What to Do If Your Septic System Fails?

Septic systems treat and purify home wastewater in areas without central sewerage. They are based on nature and technology and have three key elements: a septic tank, a drain field, and soil.

Wastewater from the house enters the septic tank. Then it separates into three different levels – light solids on top (scum), wastewater in the middle (effluent), and heavy solids on the bottom (sludge). 

The effluent leaves the tank to enter the drain field, where it’s additionally treated. After the treatment, the soil absorbs the purified wastewater and safely returns it into the groundwater.

Failure of a septic system is a disruption of this process. Different factors can cause it, but whatever the reason, it is a potential health hazard for people, animals, and the environment. 

Why do septic systems fail?

Failure of your septic system means it’s not processing sewage like it was initially designed to do. Improperly disposed sewage can cause damage to your home and has a detrimental impact on the surrounding environment. Such an impact is freshwater source contamination that affects the health of all living organisms. 

The two most common reasons for septic system failure are improper design or installation and poor maintenance or neglect.

Improper installation or design

A septic system must be adequately designed and properly installed. The two crucial things to consider are the space and the surrounding soil. Other factors, such as proper elevation of the components or the underground water table level, are essential in designing a functional septic system.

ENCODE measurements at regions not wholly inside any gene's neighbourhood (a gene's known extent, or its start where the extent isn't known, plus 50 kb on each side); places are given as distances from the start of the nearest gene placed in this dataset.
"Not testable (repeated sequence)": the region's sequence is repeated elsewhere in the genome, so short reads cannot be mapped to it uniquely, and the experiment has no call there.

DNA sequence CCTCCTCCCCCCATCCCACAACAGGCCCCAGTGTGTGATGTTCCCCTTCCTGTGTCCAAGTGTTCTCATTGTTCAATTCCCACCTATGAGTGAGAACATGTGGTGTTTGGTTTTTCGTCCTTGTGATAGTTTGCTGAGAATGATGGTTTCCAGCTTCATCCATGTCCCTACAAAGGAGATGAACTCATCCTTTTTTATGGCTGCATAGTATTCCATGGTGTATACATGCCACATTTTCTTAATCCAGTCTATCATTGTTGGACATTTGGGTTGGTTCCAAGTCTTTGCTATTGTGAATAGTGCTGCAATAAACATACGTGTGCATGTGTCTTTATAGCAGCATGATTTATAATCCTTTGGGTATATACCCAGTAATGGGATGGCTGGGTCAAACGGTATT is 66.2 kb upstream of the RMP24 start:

In general, sandy soils absorb more wastewater than clay and require less space for a drain field. Suppose a septic tank is installed on a slope without proper leveling of the components. In that case, it will result in a hydraulic problem. 

Improper design and installation of such a system will undoubtedly result in septic failure.

Poor maintenance or neglect

Another main reason for septic system failure is poor maintenance or neglect. Two typical causes are excessive water use and when you have your septic tank pumped irregularly. 

Irregular pumping

It would be best to pump your septic tanks once every 3 to 5 years as a rule of the thumb. You should combine this process with a thorough inspection of the sanitary tee or effluent filter. If you fail to do so, sludge can build up and clog the entire drainage system, resulting in septic system failure.

Excess use of water

Most septic systems are designed with the size of the house and the number of living people in mind. The wastewater flow rate is usually calculated by adding 60 gallons of water per person or 120 gallons per bedroom.  

Excess wastewater can be caused by an increased number of people in the house, for example, guests. Another reason could be a new home appliance such as a dishwasher or a washing machine.